- Thanks to assistance from Chinese civilians and guerilla fighters, most of the crewmen survived. Of the 80 crewmembers only three were killed in the mission, itself, and four more perished in POW camps. Many of the others were even able to return to service.
- In retaliation for helping the Americans the Japanese launched a brutal campaign against the Chinese in the area (Operation Sei-go) in which upwards of 250,000 Chinese were slaughtered, mostly civilians.
- Initially, Doolittle had thought his mission to be an abject failure, because all 16 planes had been lost and the damage inflicted had been minimal. In fact, James Scott, journalist and author of the book “Target Tokyo,” an account of the mission, opined that the raiders inflicted merely a “pinprick” of damage to Japan’s war capabilities. But, Doolittle had misjudged the tremendous morale boost it provided. He was promoted two grades to Brigadier General, and he and many of the others received various medals.
One historical footnote: many historians, including Scott, maintain that the success of the raid goaded the Japanese into attacking the US at Midway later that year in retaliation. Our decisive victory in that battle was the turning point of the war.
The surviving Doolittle raiders held a reunion almost every year through 2013. The highlight of the reunions was the roll call and subsequent toast saluting those who have died during the previous year.
As I said in my opening paragraph, most of these heroes were just ordinary men who volunteered for a bombing mission not realizing the significance. For example, consider David Thatcher, who passed away this week at the age of 94:
- He was one of ten children born and raised on a dairy farm in rural Montana.
- He joined the army right after graduating high school before Pearl Harbor.
- He volunteered for the mission without a second thought. As he related to a reporter from the Lincoln Star Journal in 2013 “we didn’t think it [the bombing mission] was important then. We thought it was just another mission.”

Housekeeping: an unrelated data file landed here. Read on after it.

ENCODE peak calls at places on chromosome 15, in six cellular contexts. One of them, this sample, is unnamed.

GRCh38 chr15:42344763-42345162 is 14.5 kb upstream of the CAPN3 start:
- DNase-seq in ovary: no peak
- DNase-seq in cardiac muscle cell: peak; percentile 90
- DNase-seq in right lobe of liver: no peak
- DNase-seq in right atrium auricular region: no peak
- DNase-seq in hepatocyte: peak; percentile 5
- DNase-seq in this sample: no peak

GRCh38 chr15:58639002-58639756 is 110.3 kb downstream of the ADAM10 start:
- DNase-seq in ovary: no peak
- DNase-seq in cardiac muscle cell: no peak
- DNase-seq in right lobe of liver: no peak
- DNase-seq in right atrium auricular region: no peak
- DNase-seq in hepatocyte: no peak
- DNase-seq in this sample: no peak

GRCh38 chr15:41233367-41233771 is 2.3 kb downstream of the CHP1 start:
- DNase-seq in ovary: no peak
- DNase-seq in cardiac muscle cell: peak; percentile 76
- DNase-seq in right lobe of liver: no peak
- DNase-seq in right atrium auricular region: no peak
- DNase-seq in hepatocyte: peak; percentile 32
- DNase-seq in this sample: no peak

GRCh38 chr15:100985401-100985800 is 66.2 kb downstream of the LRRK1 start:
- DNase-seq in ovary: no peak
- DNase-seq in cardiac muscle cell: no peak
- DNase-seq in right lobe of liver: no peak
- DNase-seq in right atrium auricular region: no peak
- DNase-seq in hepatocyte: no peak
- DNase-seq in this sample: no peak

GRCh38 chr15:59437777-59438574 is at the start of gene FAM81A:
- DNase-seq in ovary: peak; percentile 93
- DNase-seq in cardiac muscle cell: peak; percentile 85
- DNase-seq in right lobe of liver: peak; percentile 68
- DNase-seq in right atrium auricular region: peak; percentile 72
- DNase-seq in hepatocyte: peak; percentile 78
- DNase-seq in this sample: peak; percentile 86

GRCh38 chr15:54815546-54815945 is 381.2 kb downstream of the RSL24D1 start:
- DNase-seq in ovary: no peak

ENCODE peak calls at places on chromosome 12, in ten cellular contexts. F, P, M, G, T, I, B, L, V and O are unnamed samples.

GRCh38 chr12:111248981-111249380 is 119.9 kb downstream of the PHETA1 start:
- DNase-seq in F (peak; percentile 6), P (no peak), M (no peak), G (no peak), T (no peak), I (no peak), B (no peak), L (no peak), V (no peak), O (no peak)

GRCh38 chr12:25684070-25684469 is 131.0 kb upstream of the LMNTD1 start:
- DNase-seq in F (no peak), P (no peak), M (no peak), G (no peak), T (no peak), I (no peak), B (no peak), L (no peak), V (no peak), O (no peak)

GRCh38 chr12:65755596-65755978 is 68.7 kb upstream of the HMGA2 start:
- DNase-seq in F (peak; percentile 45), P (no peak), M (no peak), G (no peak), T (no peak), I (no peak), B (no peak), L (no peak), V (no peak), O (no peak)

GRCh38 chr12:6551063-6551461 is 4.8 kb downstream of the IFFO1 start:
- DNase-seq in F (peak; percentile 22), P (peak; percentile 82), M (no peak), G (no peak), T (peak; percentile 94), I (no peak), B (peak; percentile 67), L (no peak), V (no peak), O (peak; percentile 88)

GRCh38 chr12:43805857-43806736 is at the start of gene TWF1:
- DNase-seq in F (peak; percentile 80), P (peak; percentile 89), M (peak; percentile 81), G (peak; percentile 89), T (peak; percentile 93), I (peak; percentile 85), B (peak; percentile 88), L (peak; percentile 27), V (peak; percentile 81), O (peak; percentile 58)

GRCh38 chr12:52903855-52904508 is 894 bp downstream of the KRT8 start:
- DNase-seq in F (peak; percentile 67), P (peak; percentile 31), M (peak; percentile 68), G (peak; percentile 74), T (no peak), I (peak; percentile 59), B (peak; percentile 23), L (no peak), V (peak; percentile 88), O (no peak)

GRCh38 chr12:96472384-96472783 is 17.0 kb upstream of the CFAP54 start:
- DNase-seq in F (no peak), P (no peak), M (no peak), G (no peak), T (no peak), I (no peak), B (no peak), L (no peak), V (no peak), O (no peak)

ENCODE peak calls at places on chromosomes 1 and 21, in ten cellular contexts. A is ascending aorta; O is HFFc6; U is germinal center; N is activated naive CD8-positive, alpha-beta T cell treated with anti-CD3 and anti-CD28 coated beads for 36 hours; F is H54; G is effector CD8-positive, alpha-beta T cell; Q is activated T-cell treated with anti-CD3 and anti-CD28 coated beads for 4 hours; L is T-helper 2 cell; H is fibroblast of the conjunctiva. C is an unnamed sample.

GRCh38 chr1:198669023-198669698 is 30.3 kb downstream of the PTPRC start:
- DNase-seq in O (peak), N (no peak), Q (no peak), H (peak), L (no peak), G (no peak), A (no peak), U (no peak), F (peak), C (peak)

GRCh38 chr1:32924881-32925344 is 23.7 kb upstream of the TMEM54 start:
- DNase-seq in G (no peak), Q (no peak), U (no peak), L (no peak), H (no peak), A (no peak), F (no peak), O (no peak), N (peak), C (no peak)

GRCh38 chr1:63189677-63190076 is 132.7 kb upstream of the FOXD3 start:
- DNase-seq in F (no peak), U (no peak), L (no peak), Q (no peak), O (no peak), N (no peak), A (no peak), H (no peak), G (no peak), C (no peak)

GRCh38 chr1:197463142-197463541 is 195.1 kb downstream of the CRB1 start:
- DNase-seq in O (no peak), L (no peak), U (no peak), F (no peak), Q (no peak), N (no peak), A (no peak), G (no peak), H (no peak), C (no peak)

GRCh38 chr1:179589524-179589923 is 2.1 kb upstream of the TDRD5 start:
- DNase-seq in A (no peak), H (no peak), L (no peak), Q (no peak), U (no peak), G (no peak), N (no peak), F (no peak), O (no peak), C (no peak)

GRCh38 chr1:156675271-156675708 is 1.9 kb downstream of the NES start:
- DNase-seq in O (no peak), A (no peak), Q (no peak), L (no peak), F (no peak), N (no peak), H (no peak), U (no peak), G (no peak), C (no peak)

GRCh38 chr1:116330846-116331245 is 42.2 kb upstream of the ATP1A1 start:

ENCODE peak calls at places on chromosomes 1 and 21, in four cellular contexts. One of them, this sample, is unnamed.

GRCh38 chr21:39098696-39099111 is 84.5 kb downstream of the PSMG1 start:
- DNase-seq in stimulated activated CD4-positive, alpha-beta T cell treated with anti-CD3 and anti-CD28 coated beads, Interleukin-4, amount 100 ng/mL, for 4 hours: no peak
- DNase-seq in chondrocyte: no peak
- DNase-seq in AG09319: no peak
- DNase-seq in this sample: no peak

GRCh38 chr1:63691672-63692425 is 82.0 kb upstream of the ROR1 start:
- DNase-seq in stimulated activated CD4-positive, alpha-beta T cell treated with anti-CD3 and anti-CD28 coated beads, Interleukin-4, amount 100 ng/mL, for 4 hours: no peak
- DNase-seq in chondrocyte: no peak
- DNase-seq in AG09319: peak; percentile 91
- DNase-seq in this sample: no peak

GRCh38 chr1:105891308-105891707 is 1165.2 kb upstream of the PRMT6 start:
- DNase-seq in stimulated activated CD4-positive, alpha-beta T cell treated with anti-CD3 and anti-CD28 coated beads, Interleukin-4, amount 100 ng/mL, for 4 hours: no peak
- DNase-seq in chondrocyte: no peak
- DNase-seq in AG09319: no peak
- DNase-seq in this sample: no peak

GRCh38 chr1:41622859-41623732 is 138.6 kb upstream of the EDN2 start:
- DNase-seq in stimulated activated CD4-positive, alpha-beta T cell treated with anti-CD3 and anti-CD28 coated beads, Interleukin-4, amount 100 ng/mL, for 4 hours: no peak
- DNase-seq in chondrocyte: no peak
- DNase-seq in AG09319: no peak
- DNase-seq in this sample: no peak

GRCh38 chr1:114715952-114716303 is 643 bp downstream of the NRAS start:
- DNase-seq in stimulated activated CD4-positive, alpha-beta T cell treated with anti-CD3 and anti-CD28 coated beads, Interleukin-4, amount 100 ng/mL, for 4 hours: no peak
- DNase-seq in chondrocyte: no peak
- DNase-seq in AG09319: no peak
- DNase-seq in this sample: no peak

- When his plane crash-landed on the Chinese coast he became a hero. Luckily he was not as severely injured as the others, so with the assistance of some local villagers he tended to them. He made sure pilot Ted Lawson got to a local hospital (where his severely injured leg was amputated). He was awarded the Silver Star for his actions. Ironically, Lawson later authored the definitive book on the raid, 3o Seconds Over Tokyo, which was later made into a movie starring Spencer Tracy and Van Johnson.
- He eventually returned to combat, flying 26 missions over North Africa.
- After the war he returned home to Montana where he worked for the post office until his retirement in 1980.
The last surviving member of the raiders is Colonel Richard Cole who served as a gunner on one of the planes.
The raiders have been celebrated in various books and movies. The best and most extensive display of raid memorabilia is at the National Museum of the US Air Force in Dayton, Ohio.
Doolittle, Thatcher, Lawson, Cole and the others were just ordinary guys who did an extraordinary thing when the opportunity arose. Let us not forget them nor the considerable significance of their achievement.